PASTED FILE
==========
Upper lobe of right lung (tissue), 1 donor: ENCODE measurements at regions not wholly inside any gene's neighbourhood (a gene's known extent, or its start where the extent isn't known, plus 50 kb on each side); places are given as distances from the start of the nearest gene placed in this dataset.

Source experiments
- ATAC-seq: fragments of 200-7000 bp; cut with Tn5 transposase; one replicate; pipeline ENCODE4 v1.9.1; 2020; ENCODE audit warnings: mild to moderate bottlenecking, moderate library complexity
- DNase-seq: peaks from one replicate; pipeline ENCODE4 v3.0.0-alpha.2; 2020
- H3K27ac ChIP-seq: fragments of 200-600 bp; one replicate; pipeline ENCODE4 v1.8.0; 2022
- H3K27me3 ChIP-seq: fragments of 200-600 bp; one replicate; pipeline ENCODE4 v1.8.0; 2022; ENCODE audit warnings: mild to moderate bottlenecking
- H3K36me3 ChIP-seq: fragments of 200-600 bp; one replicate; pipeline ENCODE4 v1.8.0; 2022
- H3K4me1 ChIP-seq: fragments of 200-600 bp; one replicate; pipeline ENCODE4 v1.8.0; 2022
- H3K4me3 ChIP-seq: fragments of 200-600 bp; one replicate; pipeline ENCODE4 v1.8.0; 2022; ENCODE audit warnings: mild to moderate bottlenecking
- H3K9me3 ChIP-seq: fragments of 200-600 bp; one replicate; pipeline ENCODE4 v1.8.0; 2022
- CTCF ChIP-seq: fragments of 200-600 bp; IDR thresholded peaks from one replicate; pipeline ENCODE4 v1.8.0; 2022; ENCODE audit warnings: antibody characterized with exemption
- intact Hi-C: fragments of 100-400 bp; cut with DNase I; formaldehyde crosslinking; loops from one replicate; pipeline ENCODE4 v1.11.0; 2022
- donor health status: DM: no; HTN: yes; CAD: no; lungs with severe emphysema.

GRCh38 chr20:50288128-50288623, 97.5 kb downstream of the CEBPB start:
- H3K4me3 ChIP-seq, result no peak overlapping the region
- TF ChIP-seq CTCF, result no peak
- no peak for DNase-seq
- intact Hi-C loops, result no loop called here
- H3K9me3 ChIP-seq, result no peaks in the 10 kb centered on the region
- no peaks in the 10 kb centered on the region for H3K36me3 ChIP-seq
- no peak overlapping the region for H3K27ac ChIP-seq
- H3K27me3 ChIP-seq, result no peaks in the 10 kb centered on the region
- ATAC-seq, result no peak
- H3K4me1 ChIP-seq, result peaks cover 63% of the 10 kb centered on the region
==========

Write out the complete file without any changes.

Upper lobe of right lung (tissue), 1 donor: ENCODE measurements at regions not wholly inside any gene's neighbourhood (a gene's known extent, or its start where the extent isn't known, plus 50 kb on each side); places are given as distances from the start of the nearest gene placed in this dataset.

Source experiments
- ATAC-seq: fragments of 200-7000 bp; cut with Tn5 transposase; one replicate; pipeline ENCODE4 v1.9.1; 2020; ENCODE audit warnings: mild to moderate bottlenecking, moderate library complexity
- DNase-seq: peaks from one replicate; pipeline ENCODE4 v3.0.0-alpha.2; 2020
- H3K27ac ChIP-seq: fragments of 200-600 bp; one replicate; pipeline ENCODE4 v1.8.0; 2022
- H3K27me3 ChIP-seq: fragments of 200-600 bp; one replicate; pipeline ENCODE4 v1.8.0; 2022; ENCODE audit warnings: mild to moderate bottlenecking
- H3K36me3 ChIP-seq: fragments of 200-600 bp; one replicate; pipeline ENCODE4 v1.8.0; 2022
- H3K4me1 ChIP-seq: fragments of 200-600 bp; one replicate; pipeline ENCODE4 v1.8.0; 2022
- H3K4me3 ChIP-seq: fragments of 200-600 bp; one replicate; pipeline ENCODE4 v1.8.0; 2022; ENCODE audit warnings: mild to moderate bottlenecking
- H3K9me3 ChIP-seq: fragments of 200-600 bp; one replicate; pipeline ENCODE4 v1.8.0; 2022
- CTCF ChIP-seq: fragments of 200-600 bp; IDR thresholded peaks from one replicate; pipeline ENCODE4 v1.8.0; 2022; ENCODE audit warnings: antibody characterized with exemption
- intact Hi-C: fragments of 100-400 bp; cut with DNase I; formaldehyde crosslinking; loops from one replicate; pipeline ENCODE4 v1.11.0; 2022
- donor health status: DM: no; HTN: yes; CAD: no; lungs with severe emphysema.

GRCh38 chr20:50288128-50288623, 97.5 kb downstream of the CEBPB start:
- H3K4me3 ChIP-seq, result no peak overlapping the region
- TF ChIP-seq CTCF, result no peak
- no peak for DNase-seq
- intact Hi-C loops, result no loop called here
- H3K9me3 ChIP-seq, result no peaks in the 10 kb centered on the region
- no peaks in the 10 kb centered on the region for H3K36me3 ChIP-seq
- no peak overlapping the region for H3K27ac ChIP-seq
- H3K27me3 ChIP-seq, result no peaks in the 10 kb centered on the region
- ATAC-seq, result no peak
- H3K4me1 ChIP-seq, result peaks cover 63% of the 10 kb centered on the region